No marketing channel offers more potential to e-commerce marketers than organic search. But winning organic rankings doesn’t come easy. A constant effort must be made to stay abreast of the latest trends. These days, that trend is voice search.
This is nothing new, but current levels of accuracy and usage are very much so. As consumers increasingly use their smartphones to search hands-free and the likes of virtual assistants like Alexa, Google Assistant and Siri enter more homes, voice search is set to explode.
With this in mind, here’s how e-commerce marketers can make their store more voice-search friendly.
Why Voice is the Future for E-Commerce Marketers
According to 2016 data from Google, 20 percent of all mobile queries were voice searches — a number that’s undoubtedly risen in the past year and change. According to ComScore, half of all searches will be voice searches by 2020. Per a Gartner report, 30 percent of all searchers will be done without a screen by then. Other info from Google states voice searches are 30 times more action-based than text-searches. This means voice optimized e-commerce stores stand to benefit from increased visibility and enhanced revenue.
How to Optimize for Voice Search
Before getting into any specific voice-search optimization strategies, make sure your e-commerce store is hitting the mobile basics. Things like mobile responsiveness and fast page loading are prerequisites to being able to compete in voice search.
After you’ve ensured your site’s mobile version is up to snuff, it’s time to start optimizing for voice searches. To start, think about how you search in your personal life. How do your text-based queries differ from your voice-search queries? If you’re like most people, your voice searches are spoken in natural language (e.g. “Where can I find blue suede shoes near me?”) and your text-based queries are more abbreviated (e.g. “blue suede shoes”). Nearly 70 percent of Google Assistant searches are in natural language.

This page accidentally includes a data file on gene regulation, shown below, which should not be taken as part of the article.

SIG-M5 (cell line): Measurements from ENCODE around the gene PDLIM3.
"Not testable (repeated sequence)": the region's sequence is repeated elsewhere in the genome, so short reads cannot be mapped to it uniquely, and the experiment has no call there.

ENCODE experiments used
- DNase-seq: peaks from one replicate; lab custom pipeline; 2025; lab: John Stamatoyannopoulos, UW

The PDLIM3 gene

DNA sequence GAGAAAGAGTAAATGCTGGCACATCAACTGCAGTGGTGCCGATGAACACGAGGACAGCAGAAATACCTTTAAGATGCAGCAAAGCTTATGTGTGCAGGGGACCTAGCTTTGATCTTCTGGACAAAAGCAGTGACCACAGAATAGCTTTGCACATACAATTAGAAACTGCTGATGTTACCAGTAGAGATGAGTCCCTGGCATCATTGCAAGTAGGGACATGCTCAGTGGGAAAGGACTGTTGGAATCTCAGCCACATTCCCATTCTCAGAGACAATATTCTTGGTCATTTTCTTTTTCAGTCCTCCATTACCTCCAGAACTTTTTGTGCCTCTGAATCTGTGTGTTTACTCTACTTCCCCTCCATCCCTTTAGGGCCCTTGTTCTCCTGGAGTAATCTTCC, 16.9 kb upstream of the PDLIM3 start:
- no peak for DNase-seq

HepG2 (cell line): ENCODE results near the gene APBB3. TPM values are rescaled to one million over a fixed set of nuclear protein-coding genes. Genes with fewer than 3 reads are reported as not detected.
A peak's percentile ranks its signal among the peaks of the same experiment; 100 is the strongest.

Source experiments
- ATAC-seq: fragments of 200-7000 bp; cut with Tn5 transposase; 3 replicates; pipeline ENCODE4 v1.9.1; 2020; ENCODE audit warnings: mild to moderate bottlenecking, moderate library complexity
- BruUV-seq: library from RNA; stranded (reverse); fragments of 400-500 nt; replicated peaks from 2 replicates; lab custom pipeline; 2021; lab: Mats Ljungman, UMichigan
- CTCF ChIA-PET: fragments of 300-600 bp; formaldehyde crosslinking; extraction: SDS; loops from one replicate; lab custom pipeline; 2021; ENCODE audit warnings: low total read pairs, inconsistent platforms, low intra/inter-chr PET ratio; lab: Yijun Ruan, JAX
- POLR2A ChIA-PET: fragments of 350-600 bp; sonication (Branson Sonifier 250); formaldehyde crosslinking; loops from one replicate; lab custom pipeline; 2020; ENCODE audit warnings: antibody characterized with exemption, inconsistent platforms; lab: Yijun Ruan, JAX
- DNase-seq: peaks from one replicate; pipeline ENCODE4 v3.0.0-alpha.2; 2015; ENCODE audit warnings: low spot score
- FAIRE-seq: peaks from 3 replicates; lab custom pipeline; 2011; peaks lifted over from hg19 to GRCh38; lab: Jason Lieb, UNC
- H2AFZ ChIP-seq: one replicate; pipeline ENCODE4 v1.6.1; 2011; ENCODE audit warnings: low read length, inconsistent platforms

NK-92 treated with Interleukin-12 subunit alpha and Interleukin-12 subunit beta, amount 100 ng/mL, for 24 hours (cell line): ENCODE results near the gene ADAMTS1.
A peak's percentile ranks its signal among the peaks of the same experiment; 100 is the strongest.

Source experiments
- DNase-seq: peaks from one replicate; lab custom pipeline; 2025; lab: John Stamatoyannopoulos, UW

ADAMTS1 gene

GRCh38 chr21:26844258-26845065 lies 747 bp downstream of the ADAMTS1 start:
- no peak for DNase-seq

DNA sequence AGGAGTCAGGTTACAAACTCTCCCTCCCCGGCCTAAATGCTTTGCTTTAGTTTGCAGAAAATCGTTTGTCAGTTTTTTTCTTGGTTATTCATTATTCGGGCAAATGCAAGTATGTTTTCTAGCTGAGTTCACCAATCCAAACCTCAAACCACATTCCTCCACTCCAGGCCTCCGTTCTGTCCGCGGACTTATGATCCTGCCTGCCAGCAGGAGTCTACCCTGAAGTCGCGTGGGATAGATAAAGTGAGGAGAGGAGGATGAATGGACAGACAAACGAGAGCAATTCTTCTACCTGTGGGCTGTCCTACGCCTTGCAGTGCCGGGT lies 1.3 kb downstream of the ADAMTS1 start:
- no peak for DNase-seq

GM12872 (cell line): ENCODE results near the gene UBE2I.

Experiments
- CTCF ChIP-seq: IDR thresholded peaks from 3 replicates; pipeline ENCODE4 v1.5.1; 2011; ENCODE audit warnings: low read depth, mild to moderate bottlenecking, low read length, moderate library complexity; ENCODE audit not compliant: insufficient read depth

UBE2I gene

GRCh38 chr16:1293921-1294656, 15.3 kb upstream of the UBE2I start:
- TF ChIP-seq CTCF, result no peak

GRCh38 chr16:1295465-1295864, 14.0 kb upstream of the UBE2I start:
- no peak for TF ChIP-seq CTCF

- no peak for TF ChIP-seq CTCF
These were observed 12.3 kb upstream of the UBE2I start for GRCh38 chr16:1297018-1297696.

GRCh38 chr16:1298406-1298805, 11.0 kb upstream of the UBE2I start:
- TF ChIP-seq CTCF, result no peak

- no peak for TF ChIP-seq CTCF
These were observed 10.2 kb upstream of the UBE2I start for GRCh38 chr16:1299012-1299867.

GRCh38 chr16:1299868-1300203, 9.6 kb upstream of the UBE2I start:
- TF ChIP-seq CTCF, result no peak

Optimizing for voice search also carries the hallmarks of text-based SEO. You want to know your user intent and you want to create content to satisfy user intent. However, with voice search, this becomes wider due to the more varying nature of voice queries. A good exercise to get started on user intent and query bucketing is to do an internal brainstorm of what your customers would want to know. Context—not specific keywords—should guide your strategy. Without nailing context, it’s unlikely a virtual assistant will select your result to satisfy a voice search. For example, if you’re trying to optimize for “free ecommerce store” queries, you need to create a page that specifically speaks to aspiring and new small-business owners that have tight budgets.
Also keep in mind voice searches usually include a trigger word, or a word that initiates a course of action. Popular trigger words are “how,” “what,” “where,” “when,” “why,” “who,” “best,” “new,” etc. Use tools like Answer the Public, Storybase and Google Suggest to find more long-tail queries to add to your brainstormed list.
OK, so now you have the queries potential customers might be searching for, but how do you show up in voice-search results? It’s all about the structure of your content. Google pulls more featured snippets, aka “position zero” for voice searches because it offers a better experience to the searcher. Nobody wants to search for something on mobile and then sift through SERPs for the answer, especially when they searched by voice.
Take advantage of schema markups and structured data to tell Google what your page is about. As we know, the better understanding Google has, the better chance your page will rank well for a given query or queries. For e-commerce, structured data could be information like brand, product name, size, price, whether it’s in stock, number of reviews and the product’s star rating. If you do more business in a particular region and/or have some brick-and-mortar locations, you should also be optimizing your store locator pages to satisfy any “near me” queries.
Then, of course, there are SEO housekeeping details like title and header tags, keyword-friendly URLs, and enticing meta descriptions containing plenty of trigger words.
While voice-search data is still largely unknown, that doesn’t mean you should wait for your competitors to try tactics and play catch up. Focusing on mobile optimization basics, targeting long-tail natural language queries with trigger words and structuring your content—while still practicing SEO fundamentals—should net you some quality featured snippets, better credibility and hopefully, conversions.